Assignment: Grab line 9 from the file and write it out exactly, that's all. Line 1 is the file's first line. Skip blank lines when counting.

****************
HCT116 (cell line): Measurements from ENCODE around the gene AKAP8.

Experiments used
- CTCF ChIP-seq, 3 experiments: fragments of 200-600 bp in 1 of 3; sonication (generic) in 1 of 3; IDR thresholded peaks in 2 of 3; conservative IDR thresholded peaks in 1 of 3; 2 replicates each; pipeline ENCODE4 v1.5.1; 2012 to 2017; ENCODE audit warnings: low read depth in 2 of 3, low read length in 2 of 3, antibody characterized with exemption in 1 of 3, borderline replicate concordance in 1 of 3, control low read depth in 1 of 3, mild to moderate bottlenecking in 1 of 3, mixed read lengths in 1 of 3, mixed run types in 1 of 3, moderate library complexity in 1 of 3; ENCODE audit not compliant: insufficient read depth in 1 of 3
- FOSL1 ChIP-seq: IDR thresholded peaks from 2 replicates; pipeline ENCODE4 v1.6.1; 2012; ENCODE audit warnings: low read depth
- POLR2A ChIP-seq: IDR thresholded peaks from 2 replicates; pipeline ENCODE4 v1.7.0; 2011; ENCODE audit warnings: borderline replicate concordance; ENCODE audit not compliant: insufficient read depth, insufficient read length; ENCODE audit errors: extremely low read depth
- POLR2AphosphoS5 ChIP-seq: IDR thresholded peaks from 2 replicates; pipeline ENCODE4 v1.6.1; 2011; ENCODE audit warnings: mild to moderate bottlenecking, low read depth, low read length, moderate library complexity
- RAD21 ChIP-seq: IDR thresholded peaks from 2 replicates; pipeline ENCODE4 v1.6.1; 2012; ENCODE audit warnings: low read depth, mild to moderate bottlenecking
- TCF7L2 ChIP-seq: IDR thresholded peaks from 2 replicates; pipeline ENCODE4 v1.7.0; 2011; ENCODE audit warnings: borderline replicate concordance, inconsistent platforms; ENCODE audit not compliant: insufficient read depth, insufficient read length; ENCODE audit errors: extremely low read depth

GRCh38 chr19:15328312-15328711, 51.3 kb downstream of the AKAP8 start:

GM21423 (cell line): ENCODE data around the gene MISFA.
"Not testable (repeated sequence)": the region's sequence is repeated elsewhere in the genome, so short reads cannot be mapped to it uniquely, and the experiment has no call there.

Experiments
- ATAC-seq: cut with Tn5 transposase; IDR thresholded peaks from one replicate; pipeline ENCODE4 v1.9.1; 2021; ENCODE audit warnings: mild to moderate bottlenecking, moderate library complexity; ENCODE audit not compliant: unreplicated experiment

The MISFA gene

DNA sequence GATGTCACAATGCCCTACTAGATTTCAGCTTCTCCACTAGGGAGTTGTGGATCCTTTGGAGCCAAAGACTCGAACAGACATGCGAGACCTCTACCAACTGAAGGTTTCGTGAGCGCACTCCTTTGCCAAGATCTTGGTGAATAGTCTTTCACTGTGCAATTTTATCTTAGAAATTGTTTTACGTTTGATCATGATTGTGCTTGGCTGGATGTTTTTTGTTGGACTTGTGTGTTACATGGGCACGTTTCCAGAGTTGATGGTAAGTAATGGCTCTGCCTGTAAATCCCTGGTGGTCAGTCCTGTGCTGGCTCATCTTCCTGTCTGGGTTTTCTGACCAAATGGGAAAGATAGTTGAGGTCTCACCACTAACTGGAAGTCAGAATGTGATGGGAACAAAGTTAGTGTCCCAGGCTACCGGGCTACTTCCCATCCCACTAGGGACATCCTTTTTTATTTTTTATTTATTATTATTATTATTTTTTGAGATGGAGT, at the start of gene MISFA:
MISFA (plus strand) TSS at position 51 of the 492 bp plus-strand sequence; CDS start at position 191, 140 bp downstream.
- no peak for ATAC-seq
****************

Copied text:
GRCh38 chr19:15328312-15328711, 51.3 kb downstream of the AKAP8 start: